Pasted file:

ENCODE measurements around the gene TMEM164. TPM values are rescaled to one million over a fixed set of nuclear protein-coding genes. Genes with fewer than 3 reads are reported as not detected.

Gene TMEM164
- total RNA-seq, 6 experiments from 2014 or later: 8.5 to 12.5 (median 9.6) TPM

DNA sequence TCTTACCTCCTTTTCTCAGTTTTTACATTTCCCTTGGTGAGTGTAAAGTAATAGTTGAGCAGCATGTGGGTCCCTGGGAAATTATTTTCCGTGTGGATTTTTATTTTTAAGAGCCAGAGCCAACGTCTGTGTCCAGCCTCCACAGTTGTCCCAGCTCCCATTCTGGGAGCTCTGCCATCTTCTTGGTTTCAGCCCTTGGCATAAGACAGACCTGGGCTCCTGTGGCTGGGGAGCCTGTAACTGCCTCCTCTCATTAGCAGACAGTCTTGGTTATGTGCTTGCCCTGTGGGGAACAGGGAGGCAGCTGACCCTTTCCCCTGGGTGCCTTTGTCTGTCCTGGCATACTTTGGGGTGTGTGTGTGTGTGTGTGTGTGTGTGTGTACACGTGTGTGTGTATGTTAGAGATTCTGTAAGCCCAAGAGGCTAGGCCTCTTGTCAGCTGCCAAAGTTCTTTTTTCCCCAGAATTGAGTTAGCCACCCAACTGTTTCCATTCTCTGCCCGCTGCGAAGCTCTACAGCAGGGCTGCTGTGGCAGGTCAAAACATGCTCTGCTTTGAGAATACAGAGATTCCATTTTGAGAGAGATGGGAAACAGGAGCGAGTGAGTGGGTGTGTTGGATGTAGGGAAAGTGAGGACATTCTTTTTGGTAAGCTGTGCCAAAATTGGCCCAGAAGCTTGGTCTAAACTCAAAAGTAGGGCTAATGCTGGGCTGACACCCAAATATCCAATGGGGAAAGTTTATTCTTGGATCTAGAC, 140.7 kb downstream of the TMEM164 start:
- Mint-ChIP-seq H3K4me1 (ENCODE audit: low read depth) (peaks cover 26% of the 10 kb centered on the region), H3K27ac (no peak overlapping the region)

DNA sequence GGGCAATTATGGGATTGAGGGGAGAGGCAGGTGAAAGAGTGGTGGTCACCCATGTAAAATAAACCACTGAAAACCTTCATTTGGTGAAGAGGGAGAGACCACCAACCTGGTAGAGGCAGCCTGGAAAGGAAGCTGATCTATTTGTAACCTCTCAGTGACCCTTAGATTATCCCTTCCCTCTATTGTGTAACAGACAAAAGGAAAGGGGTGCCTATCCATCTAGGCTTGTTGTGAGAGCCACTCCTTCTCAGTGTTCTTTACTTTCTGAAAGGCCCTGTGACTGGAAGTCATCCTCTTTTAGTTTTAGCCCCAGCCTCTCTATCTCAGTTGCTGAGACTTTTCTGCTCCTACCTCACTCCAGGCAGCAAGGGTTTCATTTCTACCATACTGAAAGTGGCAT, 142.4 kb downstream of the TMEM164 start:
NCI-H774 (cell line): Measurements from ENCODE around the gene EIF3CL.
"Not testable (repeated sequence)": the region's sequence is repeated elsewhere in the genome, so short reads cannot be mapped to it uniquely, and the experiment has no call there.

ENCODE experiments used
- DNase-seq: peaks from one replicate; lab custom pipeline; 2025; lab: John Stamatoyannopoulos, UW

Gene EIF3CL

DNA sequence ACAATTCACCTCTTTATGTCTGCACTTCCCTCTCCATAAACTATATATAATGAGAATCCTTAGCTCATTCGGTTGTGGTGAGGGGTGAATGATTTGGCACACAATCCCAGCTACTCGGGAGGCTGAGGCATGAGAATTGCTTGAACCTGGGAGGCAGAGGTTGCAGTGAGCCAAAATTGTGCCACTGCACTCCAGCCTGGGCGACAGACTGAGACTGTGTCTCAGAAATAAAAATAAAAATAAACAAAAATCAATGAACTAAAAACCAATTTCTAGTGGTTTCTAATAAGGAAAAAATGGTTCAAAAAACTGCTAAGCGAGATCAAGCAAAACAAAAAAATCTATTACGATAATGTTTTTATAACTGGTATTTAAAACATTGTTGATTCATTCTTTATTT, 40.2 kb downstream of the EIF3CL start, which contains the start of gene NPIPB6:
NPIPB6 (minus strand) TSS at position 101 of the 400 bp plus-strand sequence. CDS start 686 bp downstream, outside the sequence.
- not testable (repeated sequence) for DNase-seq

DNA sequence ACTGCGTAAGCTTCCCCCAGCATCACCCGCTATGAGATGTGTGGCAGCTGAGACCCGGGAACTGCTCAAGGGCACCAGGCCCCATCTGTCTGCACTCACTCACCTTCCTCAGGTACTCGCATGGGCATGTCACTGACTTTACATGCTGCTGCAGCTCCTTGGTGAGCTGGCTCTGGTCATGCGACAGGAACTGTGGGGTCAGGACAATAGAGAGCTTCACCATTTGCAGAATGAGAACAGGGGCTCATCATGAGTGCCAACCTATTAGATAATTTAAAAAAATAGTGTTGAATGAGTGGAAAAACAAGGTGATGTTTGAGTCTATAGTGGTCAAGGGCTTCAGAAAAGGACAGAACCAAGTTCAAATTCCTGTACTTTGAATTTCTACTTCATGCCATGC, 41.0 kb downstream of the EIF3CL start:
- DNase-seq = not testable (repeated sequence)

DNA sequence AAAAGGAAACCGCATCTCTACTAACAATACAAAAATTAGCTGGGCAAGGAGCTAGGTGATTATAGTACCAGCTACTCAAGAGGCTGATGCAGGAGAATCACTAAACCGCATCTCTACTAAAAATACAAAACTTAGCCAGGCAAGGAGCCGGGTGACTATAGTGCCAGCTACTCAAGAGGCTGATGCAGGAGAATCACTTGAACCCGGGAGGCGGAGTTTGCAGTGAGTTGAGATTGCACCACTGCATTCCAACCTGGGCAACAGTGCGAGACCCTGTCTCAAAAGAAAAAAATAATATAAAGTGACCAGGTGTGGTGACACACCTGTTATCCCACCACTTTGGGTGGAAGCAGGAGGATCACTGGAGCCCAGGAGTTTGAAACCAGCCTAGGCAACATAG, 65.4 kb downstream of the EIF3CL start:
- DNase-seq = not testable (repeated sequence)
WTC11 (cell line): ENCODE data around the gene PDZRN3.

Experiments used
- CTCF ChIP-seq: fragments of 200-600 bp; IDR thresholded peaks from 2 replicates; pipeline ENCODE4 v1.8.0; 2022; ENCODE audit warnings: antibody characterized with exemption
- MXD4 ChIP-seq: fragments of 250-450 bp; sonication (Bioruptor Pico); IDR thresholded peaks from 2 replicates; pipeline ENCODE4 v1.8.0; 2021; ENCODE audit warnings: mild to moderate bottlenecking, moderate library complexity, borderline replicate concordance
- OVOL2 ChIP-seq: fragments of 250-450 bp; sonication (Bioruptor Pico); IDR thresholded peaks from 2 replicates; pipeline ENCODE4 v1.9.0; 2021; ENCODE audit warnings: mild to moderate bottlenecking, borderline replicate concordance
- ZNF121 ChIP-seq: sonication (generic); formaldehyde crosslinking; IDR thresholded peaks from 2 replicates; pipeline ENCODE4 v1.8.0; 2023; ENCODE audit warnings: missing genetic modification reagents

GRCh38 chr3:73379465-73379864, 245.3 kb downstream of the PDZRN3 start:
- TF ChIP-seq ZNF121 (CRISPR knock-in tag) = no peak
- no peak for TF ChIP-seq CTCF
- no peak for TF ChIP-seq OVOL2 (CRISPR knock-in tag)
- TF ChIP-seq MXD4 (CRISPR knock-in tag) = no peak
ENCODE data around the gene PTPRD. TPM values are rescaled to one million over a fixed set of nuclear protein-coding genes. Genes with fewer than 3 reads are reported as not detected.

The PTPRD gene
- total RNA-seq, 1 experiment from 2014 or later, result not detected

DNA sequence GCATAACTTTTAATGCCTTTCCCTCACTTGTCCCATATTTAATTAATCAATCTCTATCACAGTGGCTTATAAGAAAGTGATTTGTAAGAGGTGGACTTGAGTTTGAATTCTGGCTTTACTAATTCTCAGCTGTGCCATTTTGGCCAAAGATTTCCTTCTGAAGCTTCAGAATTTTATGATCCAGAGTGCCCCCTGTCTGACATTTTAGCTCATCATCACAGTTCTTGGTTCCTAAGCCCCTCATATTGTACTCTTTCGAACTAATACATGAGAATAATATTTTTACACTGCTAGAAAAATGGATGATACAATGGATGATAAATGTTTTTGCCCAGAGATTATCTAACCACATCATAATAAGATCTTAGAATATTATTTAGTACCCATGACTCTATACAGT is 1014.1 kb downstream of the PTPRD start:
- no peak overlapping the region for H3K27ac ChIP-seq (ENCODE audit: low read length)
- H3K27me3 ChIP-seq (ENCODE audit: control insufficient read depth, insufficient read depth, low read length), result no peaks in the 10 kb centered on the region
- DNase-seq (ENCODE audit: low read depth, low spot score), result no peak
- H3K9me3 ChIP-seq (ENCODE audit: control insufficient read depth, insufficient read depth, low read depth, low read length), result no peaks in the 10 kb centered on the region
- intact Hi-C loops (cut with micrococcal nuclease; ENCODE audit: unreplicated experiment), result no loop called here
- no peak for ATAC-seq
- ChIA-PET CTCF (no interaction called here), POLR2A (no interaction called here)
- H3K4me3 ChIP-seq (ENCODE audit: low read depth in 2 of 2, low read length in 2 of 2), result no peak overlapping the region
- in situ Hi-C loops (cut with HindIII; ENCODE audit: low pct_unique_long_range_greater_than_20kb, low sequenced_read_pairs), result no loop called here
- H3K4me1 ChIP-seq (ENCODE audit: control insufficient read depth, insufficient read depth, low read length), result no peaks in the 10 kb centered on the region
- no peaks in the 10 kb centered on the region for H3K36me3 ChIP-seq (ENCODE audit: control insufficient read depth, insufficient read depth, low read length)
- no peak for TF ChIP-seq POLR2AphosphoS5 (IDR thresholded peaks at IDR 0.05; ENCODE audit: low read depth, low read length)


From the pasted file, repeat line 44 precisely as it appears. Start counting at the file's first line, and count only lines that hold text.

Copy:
- no peaks in the 10 kb centered on the region for H3K36me3 ChIP-seq (ENCODE audit: control insufficient read depth, insufficient read depth, low read length)